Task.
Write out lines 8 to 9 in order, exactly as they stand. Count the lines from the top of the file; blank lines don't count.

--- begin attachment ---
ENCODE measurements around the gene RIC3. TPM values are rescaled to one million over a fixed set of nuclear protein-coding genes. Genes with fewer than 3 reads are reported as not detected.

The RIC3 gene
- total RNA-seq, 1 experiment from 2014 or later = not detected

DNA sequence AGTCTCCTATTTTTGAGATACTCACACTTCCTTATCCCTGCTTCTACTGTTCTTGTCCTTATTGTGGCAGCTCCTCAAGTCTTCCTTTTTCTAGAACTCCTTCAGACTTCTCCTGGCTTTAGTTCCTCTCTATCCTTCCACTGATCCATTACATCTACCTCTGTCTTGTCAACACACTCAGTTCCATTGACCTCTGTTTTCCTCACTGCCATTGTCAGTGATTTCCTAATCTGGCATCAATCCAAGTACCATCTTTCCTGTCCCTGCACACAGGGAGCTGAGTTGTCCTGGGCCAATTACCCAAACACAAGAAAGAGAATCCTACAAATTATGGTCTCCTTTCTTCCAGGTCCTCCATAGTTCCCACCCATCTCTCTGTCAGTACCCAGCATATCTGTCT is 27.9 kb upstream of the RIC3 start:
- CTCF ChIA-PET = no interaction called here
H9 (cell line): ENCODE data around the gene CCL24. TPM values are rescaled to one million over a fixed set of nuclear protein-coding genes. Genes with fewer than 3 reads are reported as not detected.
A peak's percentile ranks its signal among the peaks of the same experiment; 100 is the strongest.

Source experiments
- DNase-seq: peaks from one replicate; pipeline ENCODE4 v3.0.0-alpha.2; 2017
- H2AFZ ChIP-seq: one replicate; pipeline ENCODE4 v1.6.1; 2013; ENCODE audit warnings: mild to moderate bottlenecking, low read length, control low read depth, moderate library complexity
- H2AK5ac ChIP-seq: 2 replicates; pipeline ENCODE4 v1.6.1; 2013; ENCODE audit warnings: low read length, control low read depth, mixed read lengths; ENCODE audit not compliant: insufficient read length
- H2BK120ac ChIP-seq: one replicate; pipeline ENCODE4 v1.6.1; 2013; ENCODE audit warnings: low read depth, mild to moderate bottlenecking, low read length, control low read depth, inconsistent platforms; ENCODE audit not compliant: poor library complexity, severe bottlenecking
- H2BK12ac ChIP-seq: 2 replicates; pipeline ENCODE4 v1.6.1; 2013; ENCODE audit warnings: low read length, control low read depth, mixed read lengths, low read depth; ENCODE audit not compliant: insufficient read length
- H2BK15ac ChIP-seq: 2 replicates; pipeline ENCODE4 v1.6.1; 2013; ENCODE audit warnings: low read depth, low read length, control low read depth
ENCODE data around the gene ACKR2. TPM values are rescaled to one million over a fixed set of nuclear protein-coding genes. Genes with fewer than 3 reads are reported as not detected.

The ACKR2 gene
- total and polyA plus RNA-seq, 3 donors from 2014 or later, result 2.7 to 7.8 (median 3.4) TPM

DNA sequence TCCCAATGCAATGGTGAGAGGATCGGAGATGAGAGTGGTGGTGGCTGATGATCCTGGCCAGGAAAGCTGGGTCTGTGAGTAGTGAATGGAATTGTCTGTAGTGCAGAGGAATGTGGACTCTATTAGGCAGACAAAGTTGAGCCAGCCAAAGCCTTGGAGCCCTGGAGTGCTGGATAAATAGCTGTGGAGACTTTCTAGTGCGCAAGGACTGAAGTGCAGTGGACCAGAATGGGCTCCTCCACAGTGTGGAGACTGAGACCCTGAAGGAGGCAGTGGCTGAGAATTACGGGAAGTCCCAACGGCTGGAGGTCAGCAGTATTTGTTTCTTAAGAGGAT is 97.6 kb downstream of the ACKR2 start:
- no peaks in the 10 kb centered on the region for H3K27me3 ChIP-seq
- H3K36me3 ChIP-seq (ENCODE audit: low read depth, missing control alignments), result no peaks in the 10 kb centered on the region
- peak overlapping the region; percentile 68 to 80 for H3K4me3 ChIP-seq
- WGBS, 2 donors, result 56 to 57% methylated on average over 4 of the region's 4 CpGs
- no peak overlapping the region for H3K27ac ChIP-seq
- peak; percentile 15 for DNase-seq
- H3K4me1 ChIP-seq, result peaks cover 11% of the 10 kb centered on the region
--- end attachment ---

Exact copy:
Source experiments
- DNase-seq: peaks from one replicate; pipeline ENCODE4 v3.0.0-alpha.2; 2017